The City of Riverside
Public-Safety Communications Center is
staffed by a team of highly trained
communications specialists. Public Safety
Dispatchers are trained to handle a variety
of Police, Fire and Medical emergencies.
They are responsible for receiving,
prioritizing and sending appropriate
assistance to citizens of the City of Riverside. The Center is staffed by 41 Public
Safety Dispatchers and 6 Communications
Supervisors. The Center has served as the
Center for both the Police
and Fire Departments since 1984, when the
Dispatch Centers for both Departments merged
to form one centralized answering point for
all emergency services. Public-Safety
Communications personnel handle over 500,000
telephone calls annually.
In order to help best serve the
public, the Communications
Center asks that you
use the 9-1-1 emergency line only when there is an immediate risk
to life or property. Some examples of times when it is appropriate
to dial 9-1-1 are:
Any medical emergency
“In-progress” or “just-occurred”
Any crime involving weapons (guns, knives, clubs, broken
Domestic violence, “in-progress” or threatened
Any vehicle accident involving injuries
Anytime a suspect is still in or near the area
WHEN YOU CALL 9-1-1:
To help dispatchers prioritize your call and to provide the responding
officers with the information they need, everyone is asked a standard
set of questions. Your Dispatcher will need to know:
Location of the problem.
Even though your telephone number and address should be shown on the
Dispatcher’s console, we will want to confirm that the address is
correct. Also, you may be calling from a location that is different from
the address where you are calling. BE SURE TO GIVE YOUR TELEPHONE NUMBER
AND EXTENSION TO THE DISPATCHER.
If you are calling 9-1-1 on a cellular telephone, from a
location in the City of Riverside, your call will still be handled by the
Public Safety Communications Center. However, you may have to advise
the Dispatcher of your location and type of emergency, so that your call
can be properly assigned.
Type of problem. The
Dispatcher will need to know if you are reporting an emergency or
something that is not an emergency. You will be asked for a basic
description of what occurred and, if applicable,
the incident happened.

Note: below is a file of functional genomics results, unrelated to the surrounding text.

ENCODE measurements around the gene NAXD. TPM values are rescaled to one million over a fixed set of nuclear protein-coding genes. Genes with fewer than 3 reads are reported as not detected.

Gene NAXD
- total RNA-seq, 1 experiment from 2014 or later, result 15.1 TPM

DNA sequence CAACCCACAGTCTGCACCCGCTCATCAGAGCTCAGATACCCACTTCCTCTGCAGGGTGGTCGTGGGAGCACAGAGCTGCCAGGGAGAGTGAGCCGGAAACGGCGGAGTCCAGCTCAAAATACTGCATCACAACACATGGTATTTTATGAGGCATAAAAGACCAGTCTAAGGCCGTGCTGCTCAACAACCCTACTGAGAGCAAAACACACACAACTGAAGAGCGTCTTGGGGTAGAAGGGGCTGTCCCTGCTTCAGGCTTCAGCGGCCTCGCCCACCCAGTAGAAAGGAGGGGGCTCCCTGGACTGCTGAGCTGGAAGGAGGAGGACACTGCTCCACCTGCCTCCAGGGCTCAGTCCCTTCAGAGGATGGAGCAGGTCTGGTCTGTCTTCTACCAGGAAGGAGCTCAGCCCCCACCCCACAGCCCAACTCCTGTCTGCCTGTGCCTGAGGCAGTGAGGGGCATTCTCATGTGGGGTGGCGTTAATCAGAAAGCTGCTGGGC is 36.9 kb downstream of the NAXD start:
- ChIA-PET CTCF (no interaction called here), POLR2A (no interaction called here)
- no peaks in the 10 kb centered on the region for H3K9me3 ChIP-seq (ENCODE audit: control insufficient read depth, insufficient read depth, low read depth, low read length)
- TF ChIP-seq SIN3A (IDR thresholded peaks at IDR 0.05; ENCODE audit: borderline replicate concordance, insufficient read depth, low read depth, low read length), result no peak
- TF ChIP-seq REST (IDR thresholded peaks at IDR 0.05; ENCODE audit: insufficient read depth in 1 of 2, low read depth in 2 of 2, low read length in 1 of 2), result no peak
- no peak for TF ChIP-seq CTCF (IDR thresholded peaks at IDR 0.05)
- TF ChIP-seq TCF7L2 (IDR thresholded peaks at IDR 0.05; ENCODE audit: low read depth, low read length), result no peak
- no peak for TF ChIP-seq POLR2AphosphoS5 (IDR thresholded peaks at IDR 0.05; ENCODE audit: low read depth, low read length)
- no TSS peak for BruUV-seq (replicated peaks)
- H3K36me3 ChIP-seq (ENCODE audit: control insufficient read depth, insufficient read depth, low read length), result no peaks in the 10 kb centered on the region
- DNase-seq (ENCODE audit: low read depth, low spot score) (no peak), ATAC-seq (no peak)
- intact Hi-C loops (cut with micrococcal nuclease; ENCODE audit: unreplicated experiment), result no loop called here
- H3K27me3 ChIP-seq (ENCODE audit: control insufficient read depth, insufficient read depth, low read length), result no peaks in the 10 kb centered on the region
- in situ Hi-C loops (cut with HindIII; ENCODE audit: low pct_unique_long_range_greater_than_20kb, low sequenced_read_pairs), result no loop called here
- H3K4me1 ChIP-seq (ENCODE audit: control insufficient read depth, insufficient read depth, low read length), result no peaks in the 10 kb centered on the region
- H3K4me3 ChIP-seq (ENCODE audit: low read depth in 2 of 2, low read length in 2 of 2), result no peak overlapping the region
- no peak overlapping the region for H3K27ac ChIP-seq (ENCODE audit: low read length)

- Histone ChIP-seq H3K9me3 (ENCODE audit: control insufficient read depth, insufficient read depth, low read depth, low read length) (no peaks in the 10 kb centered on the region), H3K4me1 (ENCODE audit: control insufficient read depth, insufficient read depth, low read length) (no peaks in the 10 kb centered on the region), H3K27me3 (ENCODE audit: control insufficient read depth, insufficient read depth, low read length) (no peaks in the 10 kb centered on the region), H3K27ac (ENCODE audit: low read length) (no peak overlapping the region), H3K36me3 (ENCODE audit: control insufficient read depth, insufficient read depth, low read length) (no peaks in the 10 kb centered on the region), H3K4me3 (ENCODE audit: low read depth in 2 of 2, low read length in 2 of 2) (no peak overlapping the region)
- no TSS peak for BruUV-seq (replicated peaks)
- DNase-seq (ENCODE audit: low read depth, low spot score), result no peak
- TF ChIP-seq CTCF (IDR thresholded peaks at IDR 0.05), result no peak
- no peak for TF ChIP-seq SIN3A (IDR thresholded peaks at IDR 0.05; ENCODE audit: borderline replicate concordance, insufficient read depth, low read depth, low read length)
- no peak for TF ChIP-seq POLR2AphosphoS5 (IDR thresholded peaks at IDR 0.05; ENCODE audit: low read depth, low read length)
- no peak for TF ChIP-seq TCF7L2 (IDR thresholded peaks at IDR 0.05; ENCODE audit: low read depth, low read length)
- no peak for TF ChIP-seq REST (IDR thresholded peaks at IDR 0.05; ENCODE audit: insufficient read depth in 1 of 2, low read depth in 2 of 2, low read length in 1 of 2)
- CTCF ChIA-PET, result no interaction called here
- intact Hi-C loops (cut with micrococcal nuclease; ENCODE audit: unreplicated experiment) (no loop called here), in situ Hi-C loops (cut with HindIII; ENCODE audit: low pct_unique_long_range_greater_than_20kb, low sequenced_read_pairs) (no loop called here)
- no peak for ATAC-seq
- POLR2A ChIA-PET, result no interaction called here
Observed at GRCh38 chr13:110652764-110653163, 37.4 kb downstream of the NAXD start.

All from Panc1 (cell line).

description of the suspect, including clothing.
Whether a weapon was involved and, if so, what type.
description and direction of travel of a vehicle if one was involved.
Give the Dispatcher all of the information available to
Do not leave out information because you don’t think that it is
important. The more we know about an incident, the more effective we can
be in helping you.
If you call 9-1-1 by mistake, DO NOT
HANG UP! Tell the Dispatcher that you called by mistake and
that you do not have an emergency. Any time a Dispatcher receives a
9-1-1 “hang up,” the caller must be contacted to be sure that no actual
emergency exists. This may require that an officer be needlessly
dispatched to your home or office to ensure the well being of all
If a person does not speak English
the 9-1-1 system allows calls to be transferred to an
interpreter who can translate many different languages.
a person is using a Telecommunications Device for the Deaf (TDD)
the 9-1-1 system will automatically detect the TDD equipment and
open a TDD display screen for the Dispatcher when the 9-1-1 call is
answered. The Dispatcher will require the same information as listed in
1 through 4 above.
NON – EMERGENCY CALLS
If you are calling to
report a crime that has already occurred at some time in the past, or to
ask a question, please call the
Non-Emergency number of (951) 787-7911. This direct number to
the dispatch center is available 24 hours a day to handle calls for the
Police and Fire Departments. Some examples of times when it is
appropriate to use the Non-Emergency number are:
theft of property
problems (parties, music, etc.)*
Response to Loud Parties:
If you are calling regarding a loud or large party, gathering or event,
you may be asked if you want to be contacted by the responding police
officer or wish to prosecute. However, contact with the responding
officer or your desire to prosecute may not be necessary for the
responding officer to resolve the problem through enforcement action. If
the responding police officer determines the incident is a threat to the
public peace, health, safety, or general welfare, the officer can take
enforcement action in order to deter additional responses without
contacting you or obtaining your signature on a private person’s arrest
can obtain general information about services provided by the City of Riverside by dialing 3-1-1. If you need to ask a Public Safety Dispatcher a question,
you may call (951) 826-5700.
addition to handling calls for service, the Communications personnel
have been involved with P.O.S.T. (California Peace Officers Standards
and Training) in the development of a Public Safety Dispatcher Training
Curriculum. They continue to influence communications training
throughout the state of California.
City or Riverside
Public Safety Dispatchers have been recognized in the past for their
excellence with various awards, including:
Communications Director of
Communications Technician of
Telecommunicator of the Year
- Runner Up
CPRA Dispatcher of
CPRA Supervisor of
Outstanding Fire &
Customer Service Employee of
annual "People Serving
People" award (June 1999).
Numerous awards and
recognition from the City
Council and Mayor for
For more information
regarding our Communications Bureau or 9-1-1 services, you may e-mail
Communications Bureau Manager Sergeant
Phone: (951) 826-5909
Click here to see:
Employment Opportunities for Lateral and Trainee Public-Safety
Dispatchers. Employment applications are currently being accepted for
both Lateral and Trainee Public-Safety Dispatchers for the City of Riverside.